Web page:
Last Login: Yesterday @ 1:53 PM
Points: 35,366, Visits: 31,905
Ayeager78 (8/6/2012)
I am very confident in my ability to contribute in meaningful ways. I know I will not be the best guy on any given team in the near future. But, I know I will be one of the biggest sponges in the place. I am a quick learner and I am very driven to succeed.


Gosh... That DOES make it sound like you're driven. I believe I'd start out by putting that in a cover letter. Also, contact some recruiters and explain your current positition. IMHO, they're typically the best source for people just starting out.


--Jeff Moden
"RBAR is pronounced "ree-bar" and is a "Modenism" for "Row-By-Agonizing-Row".

First step towards the paradigm shift of writing Set Based code:
Stop thinking about what you want to do to a row... think, instead, of what you want to do to a column."

(play on words) "Just because you CAN do something in T-SQL, doesn't mean you SHOULDN'T." --22 Aug 2013

Helpful Links:
How to post code problems
How to post performance problems
Post #1341646
Posted Tuesday, August 7, 2012 7:42 PM
Grasshopper

GrasshopperGrasshopperGrasshopperGrasshopperGrasshopperGrasshopperGrasshopperGrasshopper

Group: General Forum Members
Last Login: Thursday, February 20, 2014 12:11 PM
Points: 24, Visits: 38
Thanks for the Info Ya'll. I appreciate your input. I especially like hearing about the books I have been using from someone who has read them.

I plan on doing a "practice" exam on Measure-Up.com before signing up for the test so I know a little of what to expect anyway.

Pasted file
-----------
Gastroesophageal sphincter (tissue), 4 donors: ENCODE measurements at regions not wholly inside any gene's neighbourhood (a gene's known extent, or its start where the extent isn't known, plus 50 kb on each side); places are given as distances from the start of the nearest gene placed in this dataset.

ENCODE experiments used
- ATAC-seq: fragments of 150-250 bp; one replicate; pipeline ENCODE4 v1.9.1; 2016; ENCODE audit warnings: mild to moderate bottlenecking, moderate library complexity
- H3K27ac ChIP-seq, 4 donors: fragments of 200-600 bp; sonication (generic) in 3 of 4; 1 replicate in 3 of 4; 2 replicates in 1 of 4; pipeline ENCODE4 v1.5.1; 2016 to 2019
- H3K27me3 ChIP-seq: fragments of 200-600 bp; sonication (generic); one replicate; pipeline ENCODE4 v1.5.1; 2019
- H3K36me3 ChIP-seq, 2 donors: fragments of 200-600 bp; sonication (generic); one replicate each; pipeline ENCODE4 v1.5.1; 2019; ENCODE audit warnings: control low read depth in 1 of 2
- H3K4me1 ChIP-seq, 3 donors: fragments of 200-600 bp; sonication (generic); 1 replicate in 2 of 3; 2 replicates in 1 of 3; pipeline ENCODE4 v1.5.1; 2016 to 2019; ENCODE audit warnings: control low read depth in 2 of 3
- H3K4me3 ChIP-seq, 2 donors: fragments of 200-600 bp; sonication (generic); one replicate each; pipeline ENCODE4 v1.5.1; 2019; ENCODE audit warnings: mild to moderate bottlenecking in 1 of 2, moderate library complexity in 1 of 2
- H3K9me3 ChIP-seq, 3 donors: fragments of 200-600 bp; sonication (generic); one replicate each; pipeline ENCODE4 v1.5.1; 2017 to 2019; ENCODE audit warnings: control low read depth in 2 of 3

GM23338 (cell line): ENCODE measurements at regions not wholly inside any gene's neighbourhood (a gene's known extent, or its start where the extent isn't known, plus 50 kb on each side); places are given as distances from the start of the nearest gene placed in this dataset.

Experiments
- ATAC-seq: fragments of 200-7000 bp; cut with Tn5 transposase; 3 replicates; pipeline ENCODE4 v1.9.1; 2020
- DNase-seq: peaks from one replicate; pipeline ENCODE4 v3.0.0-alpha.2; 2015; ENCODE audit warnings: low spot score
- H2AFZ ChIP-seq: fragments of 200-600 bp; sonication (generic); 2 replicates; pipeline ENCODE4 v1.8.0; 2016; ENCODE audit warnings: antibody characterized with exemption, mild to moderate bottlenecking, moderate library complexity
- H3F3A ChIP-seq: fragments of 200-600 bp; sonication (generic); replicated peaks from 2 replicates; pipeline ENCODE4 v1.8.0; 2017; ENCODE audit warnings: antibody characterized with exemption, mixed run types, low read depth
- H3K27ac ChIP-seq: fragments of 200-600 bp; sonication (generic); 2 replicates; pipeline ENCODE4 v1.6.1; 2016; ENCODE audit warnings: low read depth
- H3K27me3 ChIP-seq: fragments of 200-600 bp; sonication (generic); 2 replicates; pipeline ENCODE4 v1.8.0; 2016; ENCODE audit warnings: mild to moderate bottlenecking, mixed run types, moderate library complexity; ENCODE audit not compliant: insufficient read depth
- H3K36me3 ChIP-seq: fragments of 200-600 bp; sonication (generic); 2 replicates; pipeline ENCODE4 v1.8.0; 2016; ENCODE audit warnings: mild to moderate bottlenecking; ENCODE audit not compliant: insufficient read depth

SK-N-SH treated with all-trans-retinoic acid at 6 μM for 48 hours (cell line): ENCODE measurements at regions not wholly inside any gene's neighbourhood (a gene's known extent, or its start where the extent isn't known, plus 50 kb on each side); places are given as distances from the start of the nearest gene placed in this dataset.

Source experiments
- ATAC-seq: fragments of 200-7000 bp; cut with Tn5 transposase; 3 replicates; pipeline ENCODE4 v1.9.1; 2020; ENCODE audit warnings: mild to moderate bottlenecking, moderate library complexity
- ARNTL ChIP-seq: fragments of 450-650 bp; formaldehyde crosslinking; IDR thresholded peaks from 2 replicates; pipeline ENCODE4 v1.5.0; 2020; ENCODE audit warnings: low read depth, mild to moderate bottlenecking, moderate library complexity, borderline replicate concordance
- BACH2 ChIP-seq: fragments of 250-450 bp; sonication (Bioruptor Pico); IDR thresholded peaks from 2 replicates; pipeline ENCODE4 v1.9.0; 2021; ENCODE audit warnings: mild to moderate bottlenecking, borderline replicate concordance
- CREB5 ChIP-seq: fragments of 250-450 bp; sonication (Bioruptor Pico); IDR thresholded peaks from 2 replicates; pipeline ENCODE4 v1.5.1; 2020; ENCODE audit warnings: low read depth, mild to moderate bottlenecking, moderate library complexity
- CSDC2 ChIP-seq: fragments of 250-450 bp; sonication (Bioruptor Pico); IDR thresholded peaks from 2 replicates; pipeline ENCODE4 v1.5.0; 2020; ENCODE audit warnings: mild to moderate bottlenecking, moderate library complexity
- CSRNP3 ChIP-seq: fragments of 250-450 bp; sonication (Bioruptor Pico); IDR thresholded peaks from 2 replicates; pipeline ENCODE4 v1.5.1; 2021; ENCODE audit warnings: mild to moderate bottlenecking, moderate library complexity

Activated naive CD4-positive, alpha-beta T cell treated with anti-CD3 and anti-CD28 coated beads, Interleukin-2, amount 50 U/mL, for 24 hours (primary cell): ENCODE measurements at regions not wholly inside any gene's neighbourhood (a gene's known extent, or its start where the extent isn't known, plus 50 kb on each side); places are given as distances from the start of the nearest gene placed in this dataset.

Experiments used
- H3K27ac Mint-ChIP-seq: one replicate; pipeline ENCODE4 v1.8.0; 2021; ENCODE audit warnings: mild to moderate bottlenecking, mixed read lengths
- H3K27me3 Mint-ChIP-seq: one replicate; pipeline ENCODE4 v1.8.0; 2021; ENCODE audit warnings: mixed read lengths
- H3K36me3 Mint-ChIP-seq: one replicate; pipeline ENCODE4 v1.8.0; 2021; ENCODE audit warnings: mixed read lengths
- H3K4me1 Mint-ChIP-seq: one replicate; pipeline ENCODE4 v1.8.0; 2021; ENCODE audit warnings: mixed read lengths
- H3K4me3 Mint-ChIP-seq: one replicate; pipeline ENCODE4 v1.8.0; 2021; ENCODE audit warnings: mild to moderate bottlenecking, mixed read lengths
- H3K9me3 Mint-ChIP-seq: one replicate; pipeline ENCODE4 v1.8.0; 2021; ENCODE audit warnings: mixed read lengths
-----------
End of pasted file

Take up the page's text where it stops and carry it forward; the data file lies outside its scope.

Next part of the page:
Thanks Again, and keep ideas coming please! I know I need all the help I can get!


--Andy
Post #1341648
Posted Tuesday, August 7, 2012 7:51 PM


SSC-Insane

SSC-InsaneSSC-InsaneSSC-InsaneSSC-InsaneSSC-InsaneSSC-InsaneSSC-InsaneSSC-InsaneSSC-InsaneSSC-InsaneSSC-Insane

Group: General Forum Members
Last Login: Yesterday @ 3:27 PM
Points: 20,734, Visits: 32,505
Go to sqlpass.org and do a search for user groups in your area. You could make some good contacts there.



Lynn Pettis

For better assistance in answering your questions, click here
For tips to get better help with Performance Problems, click here
For Running Totals and its variations, click here or when working with partitioned tables
For more about Tally Tables, click here
For more about Cross Tabs and Pivots, click here and here
Managing Transaction Logs

SQL Musings from the Desert Fountain Valley SQL (My Mirror Blog)
Post #1341650
Posted Tuesday, August 7, 2012 8:26 PM
SSC-Enthusiastic

SSC-EnthusiasticSSC-EnthusiasticSSC-EnthusiasticSSC-EnthusiasticSSC-EnthusiasticSSC-EnthusiasticSSC-EnthusiasticSSC-Enthusiastic

Group: General Forum Members
Last Login: Wednesday, August 20, 2014 5:24 AM
Points: 128, Visits: 490
It's like we're twins or taking the same path to certification!

Skip measure up. Like the J2P book series, it's not very accurate. Personally, I focused way too much on the study material in those books and the test exam and my exam hardly resembled either.

I'm set to take my exam around the middle of August and this time I'll walk in knowing what to expect from the test and will be armed with better overall knowledge.

Mark



Post #1341653
Posted Thursday, August 9, 2012 4:01 PM
SSC-Enthusiastic

SSC-EnthusiasticSSC-EnthusiasticSSC-EnthusiasticSSC-EnthusiasticSSC-EnthusiasticSSC-EnthusiasticSSC-EnthusiasticSSC-Enthusiastic